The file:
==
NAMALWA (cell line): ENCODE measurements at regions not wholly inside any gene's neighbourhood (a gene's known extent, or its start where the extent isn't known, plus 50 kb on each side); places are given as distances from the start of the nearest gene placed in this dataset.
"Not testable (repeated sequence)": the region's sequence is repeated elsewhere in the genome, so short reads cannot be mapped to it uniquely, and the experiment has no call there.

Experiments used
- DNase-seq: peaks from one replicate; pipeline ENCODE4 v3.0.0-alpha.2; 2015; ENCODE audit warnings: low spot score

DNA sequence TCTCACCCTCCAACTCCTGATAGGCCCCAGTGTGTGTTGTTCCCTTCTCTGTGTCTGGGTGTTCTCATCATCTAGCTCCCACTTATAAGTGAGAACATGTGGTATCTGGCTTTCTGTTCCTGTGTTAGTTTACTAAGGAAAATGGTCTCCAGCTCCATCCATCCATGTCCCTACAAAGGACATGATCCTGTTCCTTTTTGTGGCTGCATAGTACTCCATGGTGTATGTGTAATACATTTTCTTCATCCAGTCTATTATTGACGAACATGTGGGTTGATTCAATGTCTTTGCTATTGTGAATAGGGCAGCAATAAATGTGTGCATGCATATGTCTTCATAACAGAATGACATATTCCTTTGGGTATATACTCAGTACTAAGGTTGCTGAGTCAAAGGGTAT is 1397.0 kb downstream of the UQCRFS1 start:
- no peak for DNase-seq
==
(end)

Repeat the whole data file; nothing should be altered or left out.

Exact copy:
NAMALWA (cell line): ENCODE measurements at regions not wholly inside any gene's neighbourhood (a gene's known extent, or its start where the extent isn't known, plus 50 kb on each side); places are given as distances from the start of the nearest gene placed in this dataset.
"Not testable (repeated sequence)": the region's sequence is repeated elsewhere in the genome, so short reads cannot be mapped to it uniquely, and the experiment has no call there.

Experiments used
- DNase-seq: peaks from one replicate; pipeline ENCODE4 v3.0.0-alpha.2; 2015; ENCODE audit warnings: low spot score

DNA sequence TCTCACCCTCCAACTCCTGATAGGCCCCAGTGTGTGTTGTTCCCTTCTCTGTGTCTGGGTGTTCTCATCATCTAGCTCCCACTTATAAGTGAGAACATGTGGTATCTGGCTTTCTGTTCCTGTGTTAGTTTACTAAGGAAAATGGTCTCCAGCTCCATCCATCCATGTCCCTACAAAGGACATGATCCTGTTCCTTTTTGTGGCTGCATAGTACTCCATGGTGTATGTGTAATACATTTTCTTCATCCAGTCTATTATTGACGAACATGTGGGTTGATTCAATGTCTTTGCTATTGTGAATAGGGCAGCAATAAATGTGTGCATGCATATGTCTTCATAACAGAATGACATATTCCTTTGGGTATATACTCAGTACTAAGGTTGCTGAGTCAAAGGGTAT is 1397.0 kb downstream of the UQCRFS1 start:
- no peak for DNase-seq